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Liberation Brings Original Music Videos Back to Life

27 Feb, 2007 By: Thomas K. Arnold

Liberation Entertainment, the year-old entertainment company headed by ex-MCA Records president Jay Boberg, is digging deep in the music video vaults for its next project.

Real deep.

The company is teaming with PBS to produce a two-hour special about “Soundies,” three-minute music video clips that were popular in the 1940s — four decades before the so-called birth of music videos on MTV.

The clips, featuring such artists as Duke Ellington, Count Basie, Nat King Cole, Louis Armstrong and Cab Calloway, could be viewed in restaurants and nightclubs on a “Panoram” machine, essentially a video jukebox. The price: 10 cents a viewing.

The Soundies: A Musical History will be released on DVD by Liberation subsequent to its airing on PBS during the upcoming March pledge drive. The special is hosted by Michael Feinstein, the four-time Grammy nominee, and also includes interviews with such celebrated musicians as Les Paul and Wynton Marsalis, as well as film historian Leonard Maltin.

“Forever preserved on film, the Soundies remain a uniquely American creation, a milestone of talent and technology that provides us with a window into an unforgettable era in music history,” Feinstein said. “The Soundies document who we were, foreshadow what we've become and will always remain one of our great national treasures.”

The first Soundies appeared in 1941; by the end of World War II, most than 1,800 Soundies had been produced. The Liberation production traces the history of the Soundies and the Panoram, which helped launch the careers Nat King Cole, Liberace and Doris Day, among others.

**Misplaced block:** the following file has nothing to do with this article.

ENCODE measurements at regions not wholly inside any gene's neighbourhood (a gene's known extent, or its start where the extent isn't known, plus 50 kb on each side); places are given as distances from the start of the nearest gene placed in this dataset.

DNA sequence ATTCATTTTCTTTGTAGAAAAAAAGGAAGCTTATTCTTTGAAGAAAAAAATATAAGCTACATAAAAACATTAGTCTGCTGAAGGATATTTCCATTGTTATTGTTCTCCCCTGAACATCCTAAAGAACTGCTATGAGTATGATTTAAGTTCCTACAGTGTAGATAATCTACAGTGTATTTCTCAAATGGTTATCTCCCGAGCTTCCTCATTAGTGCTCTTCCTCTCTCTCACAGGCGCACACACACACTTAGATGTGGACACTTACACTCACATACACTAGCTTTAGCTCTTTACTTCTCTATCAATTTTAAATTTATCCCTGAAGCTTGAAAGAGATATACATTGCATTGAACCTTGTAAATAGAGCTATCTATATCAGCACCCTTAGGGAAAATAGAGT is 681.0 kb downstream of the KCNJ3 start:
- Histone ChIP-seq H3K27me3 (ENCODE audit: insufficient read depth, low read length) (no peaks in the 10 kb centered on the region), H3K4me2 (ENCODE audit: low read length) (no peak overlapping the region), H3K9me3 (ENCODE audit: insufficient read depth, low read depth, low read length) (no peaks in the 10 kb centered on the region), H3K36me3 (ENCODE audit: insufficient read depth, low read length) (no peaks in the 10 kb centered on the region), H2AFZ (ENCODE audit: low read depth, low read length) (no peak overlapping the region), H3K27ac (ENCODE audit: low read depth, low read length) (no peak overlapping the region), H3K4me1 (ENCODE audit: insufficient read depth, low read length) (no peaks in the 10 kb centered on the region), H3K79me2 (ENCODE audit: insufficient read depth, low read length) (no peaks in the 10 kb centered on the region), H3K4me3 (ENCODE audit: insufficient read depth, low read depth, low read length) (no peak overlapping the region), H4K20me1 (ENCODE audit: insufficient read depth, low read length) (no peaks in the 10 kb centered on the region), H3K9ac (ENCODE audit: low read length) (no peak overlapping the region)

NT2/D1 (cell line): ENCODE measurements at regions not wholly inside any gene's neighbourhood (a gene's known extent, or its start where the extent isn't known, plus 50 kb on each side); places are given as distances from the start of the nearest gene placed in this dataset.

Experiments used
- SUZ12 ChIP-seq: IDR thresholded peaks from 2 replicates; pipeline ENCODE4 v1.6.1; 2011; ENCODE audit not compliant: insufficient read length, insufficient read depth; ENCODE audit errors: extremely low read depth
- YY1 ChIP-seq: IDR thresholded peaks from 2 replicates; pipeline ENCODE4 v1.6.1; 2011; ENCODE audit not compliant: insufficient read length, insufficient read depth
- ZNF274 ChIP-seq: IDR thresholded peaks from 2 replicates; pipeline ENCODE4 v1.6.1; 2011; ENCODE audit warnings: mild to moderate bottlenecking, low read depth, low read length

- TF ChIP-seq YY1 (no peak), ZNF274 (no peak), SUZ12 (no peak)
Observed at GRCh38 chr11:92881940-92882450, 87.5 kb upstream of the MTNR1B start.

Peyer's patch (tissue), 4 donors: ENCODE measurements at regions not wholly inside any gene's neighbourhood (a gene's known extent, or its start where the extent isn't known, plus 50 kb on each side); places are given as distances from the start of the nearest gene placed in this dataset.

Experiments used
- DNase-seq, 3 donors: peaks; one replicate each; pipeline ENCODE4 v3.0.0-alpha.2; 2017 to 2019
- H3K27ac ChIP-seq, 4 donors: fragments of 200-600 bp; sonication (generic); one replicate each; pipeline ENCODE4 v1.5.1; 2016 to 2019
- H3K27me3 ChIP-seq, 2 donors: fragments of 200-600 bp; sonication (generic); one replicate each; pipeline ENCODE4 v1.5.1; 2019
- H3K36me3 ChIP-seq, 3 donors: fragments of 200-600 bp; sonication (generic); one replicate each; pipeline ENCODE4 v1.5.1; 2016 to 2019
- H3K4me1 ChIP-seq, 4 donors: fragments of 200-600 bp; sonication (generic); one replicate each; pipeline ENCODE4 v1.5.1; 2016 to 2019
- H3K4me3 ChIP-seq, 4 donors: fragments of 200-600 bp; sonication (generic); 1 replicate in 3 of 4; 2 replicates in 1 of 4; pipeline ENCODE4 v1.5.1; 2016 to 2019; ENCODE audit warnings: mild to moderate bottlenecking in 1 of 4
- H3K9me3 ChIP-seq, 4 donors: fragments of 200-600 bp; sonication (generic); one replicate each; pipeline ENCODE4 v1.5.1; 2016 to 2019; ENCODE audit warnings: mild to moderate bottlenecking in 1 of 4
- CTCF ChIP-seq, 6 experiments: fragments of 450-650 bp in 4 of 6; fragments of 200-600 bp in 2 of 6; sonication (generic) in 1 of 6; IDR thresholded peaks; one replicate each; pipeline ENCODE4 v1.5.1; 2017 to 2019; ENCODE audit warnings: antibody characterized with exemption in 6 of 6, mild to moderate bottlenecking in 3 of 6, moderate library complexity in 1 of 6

The highlight, however, is a selection of actual Soundies, restored to pristine quality. Among them: Duke Ellington and his orchestra performing “Hot Chocolate” with Arthur White's Lindy Hoppers dance troupe, Cab Calloway and his orchestra performing “Blowtop Blues,” Merle Travis and Carolina Cotton teaming on “Why'd I Fall for Abner” and Les Paul playing “Baby Don't Cry” with a new commentary track.

“Liberation was attracted to this project because of the historical importance of Soundies and because they still resonate with audiences today,” Boberg said. “As owners of the treasures, we really consider ourselves custodians of these time capsules into the past, and are excited about partnering with PBS to present these to the public.”

Liberation Entertainment was launched in 2006 by Jay Boberg, a veteran music industry executive who prior to serving as president of MCA Records cofounded IRS Records. The company focuses on theatrical, television and DVD distribution, and this year is slated to release more than 30 titles, ranging from music and TV DVD to independent films. Past releases include the Daniel Boone TV series and the animated Puff the Magic Dragon. Upcoming releases include Aurora Borealis on DVD and Stephanie Daley theatrically.

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